An attempt was made to reestablish the virus-like agent associated with rat pneumonia by the nasal instillation of the infectious material into supposedly normal young rats from the selected Princeton colony. The incidence of the pneumonia in these animals after the injection of suspensions of pneumonic lungs from either rats or mice was not significantly greater than the incidence under natural conditions.

In attempting to account for the refractory state of the immature rats it was found that the agent was widely dispersed through the breeding colony at an early age. Detailed tests of many litters indicated that the agent was acquired shortly after birth by way of the upper air passages as the result of maternal contact. In most instances it was so well tolerated by young rats during the suckling period and for several months thereafter that its presence was recognized only by nasal transfer to mice.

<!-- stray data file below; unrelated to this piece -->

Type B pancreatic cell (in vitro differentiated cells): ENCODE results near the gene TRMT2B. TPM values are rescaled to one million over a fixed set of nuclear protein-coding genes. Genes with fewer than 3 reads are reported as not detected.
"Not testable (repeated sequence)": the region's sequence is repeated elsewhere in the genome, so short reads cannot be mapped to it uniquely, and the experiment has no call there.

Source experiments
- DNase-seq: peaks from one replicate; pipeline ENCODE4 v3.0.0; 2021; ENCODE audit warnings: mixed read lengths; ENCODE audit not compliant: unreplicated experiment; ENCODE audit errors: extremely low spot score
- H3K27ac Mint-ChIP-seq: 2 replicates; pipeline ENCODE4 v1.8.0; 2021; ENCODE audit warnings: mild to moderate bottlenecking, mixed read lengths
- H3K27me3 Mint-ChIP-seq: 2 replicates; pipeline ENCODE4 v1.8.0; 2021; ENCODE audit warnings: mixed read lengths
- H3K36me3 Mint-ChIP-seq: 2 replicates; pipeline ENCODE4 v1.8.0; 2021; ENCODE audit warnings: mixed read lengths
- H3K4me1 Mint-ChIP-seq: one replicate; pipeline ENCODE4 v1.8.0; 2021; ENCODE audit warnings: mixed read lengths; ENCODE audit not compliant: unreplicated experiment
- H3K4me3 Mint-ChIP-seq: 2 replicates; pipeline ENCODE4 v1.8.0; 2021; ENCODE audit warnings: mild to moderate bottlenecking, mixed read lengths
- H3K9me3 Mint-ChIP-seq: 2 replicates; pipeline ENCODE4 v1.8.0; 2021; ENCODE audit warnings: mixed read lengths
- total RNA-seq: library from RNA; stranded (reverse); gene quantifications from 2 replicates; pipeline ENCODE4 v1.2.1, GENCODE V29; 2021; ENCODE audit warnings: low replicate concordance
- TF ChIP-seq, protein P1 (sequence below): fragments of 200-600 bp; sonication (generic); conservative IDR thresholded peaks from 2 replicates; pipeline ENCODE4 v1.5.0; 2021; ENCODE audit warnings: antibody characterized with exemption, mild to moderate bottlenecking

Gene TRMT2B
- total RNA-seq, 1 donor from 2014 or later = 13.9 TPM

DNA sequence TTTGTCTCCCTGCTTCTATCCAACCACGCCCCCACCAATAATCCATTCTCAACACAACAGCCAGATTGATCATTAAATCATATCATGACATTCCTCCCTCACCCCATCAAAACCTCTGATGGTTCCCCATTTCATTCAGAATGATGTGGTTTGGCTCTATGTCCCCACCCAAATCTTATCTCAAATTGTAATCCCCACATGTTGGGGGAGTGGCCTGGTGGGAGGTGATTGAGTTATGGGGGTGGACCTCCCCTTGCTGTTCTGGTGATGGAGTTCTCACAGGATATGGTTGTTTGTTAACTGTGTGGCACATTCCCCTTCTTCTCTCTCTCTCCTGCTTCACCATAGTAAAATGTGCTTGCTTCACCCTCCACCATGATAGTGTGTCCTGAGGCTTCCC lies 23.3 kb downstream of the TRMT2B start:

There is every indication that the rate of infection of rats in the breeding colony approaches 100 per cent by the time the animals are old enough to be used experimentally.

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